Story 128: Boris Snauwaert

What is your backstory?

I came to photography pretty late. I was working as a researcher and teacher in social sciences when I started studying photography at KASK in Ghent (Belgium). I immediately loved how the camera can be a tool of both analysis and creation, how it can sharpen your sense of place but at the same time can function as a social lubricant to open doors that you’d otherwise pass by.  Photography quickly aligned with my wanderlust and curiosity. 

I immersed myself obsessively in the medium but after a couple of years I felt over-saturated by images and more specifically by the more serious and artistic form of photography. By that time my family, a demanding dayjob, a music project and my volunteer work in nature conservation took most of my time and photography slipped in the background. Although it never completely disappeared.  I did some occasional assignments for small cultural magazines and organizations, but in my daily life photography was mainly reduced to its functional basics: documenting family life, travels, flora and fauna.

A couple years ago I started taking up photography more consciously again. Looking back, I feel these years of photographic “rest” were good for me. They gave my photographic urge some breathing space and allowed my visual language to grow in a more quiet and maybe more natural pace again.

What camera gear/editing setup do you use?

I use several cameras, both analogue and digital. I like how each has its own “character” and influences the way I photograph. I love my Mamiya 7II and Hasselblad 500 C/M and the way they slow me down. However, the increasing prices of film and development hold me back more than I’d like to. I guess that’s why these last years I’ve been mainly using my Fujifilm X-T2. I’ve worked for a long time with the same lens on this camera (a 35 mm equivalent of a full frame), which allowed me to grow confident in my setup, knowing where to stand and how to frame in order to get the image I want. I knew its strengths but also its limitations. So when I finally got some other focal lengths, it felt like a fresh breeze of air, opening up a wealth of possibilities, challenging me to broaden my framing habits.

How do you achieve the look of your photographs and could you take us through the process?

I don’t have a fixed process. A lot of my images are made while wandering around or being somewhere with family or friends, others are made with a clear preconception (thinking about locations and/or light set-ups, arranging meetings with people and getting permissions, …). I find this mix stimulating.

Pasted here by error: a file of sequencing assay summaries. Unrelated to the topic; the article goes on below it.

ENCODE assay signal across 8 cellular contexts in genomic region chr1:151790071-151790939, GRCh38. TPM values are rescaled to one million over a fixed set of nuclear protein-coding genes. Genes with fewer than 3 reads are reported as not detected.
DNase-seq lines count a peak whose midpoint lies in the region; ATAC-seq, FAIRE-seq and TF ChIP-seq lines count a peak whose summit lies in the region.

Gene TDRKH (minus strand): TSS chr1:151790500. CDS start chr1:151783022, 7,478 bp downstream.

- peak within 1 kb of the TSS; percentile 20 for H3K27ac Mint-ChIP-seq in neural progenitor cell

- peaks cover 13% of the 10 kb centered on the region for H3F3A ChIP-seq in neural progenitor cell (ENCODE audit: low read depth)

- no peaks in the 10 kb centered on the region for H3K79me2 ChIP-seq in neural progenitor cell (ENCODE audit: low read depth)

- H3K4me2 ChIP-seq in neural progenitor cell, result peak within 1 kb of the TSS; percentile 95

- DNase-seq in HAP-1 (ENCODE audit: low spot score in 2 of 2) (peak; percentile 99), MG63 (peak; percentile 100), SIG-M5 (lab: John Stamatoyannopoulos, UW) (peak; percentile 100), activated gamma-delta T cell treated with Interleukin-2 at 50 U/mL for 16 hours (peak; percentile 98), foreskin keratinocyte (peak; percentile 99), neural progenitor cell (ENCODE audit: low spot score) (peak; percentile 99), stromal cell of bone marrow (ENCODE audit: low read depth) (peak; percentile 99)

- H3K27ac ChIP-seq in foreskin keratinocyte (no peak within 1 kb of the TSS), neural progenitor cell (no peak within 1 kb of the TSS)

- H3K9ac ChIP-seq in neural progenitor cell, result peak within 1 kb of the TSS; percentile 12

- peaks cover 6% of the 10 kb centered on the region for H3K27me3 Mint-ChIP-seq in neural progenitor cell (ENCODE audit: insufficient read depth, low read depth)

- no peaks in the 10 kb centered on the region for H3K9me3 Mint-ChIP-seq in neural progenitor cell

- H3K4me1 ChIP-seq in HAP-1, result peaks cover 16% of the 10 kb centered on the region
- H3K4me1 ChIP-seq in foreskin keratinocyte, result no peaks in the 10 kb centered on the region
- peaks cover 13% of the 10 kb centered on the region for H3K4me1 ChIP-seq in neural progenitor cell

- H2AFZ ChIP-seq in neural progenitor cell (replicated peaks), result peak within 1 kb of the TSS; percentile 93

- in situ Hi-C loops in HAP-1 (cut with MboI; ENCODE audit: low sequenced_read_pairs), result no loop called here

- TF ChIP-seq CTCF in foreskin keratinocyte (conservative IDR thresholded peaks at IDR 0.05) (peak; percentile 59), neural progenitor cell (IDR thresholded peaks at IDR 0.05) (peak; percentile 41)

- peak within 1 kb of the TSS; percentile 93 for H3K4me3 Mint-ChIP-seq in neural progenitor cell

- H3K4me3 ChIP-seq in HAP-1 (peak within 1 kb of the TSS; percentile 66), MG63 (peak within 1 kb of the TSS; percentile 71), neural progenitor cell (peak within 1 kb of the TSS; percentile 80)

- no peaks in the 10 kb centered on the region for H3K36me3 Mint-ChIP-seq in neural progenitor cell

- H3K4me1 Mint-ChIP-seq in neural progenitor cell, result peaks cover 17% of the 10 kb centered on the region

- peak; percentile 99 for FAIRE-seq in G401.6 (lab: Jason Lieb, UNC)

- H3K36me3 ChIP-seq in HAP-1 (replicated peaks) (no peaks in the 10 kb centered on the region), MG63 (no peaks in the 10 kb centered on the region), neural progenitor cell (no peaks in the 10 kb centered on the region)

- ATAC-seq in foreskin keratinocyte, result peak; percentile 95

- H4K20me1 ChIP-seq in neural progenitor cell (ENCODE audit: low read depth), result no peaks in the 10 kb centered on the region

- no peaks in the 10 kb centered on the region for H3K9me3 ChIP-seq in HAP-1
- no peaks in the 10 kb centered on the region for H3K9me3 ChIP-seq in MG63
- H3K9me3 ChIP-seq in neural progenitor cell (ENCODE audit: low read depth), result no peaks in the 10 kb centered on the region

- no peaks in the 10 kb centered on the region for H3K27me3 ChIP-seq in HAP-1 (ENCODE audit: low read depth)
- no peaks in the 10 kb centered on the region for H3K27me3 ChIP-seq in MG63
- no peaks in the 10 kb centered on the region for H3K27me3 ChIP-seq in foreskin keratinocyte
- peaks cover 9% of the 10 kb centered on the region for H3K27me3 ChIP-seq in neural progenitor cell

My editing is more and more reduced to playing with basic sliders (exposure, contrast, highlights, shadows, whites, blacks)  and tone curves until I’m happy with the results. Depending on the context in which I show the image (part of a sequence, as a separate print, …) I might change the editing of an image. I don’t believe there’s a single “right” edit for an image. 

Could you tell us the backstory of some of your photographs?

I love common swifts. Their screaming is the sound of summer for me. They spend their whole life in the air. They only touch “ground” for a couple of weeks in order to nest and feed their young. Because their natural breeding habitats are rare in the parts where I live, they use the roof space under the eaves of old houses as a surrogate. 

One evening I heard my son (otherwise quite a tough boy) yelling in anguish: “There’s something in my room!”. His room is the garret and apparently a swift had found a hole under the gutter leading to his kingdom. A disoriented bird without legs to stand on and a not so large teen bedroom don’t make much of a match. After chasing behind the panicking bird for a while (carefully - not wanting to scare or to hurt the bird -  but at the same time frantically trying to keep up with its pace) I caught it with my butterfly net. The room was decorated with swift shit, but the bird was safe and sound. 

When I tried to release it from my small courtyard it took off in the wrong direction and landed against the window of my living room. For a moment it lay there dazed and confused, but then it took off and quickly disappeared in the air.

I’ll probably never see a common swift from this closeby again.   

What advice do you have for aspiring photographers?

I’m not so keen on giving advice: whatever works for you as a photographer is good, embrace it. 

Here are just a few things that I find useful to remind myself of once in a while. Take your time. Be obsessive in your practice but patient in terms of outcomes. Social media can be great to explore new work and meet new people, but don’t let them be your main reference system or means of interacting with others on your work. Find some people you can trust and whose opinion you respect to discuss your work with. Don’t edit while shooting. Use your editing and sequencing as a tool to think about your work and to refine it. Explore your fascinations, but don’t forget to push yourself out of your comfort zone on a regular basis. Keep looking.


Boris Snauwaert


Story 129: Anne Immelé


Story 127: Mark McLennan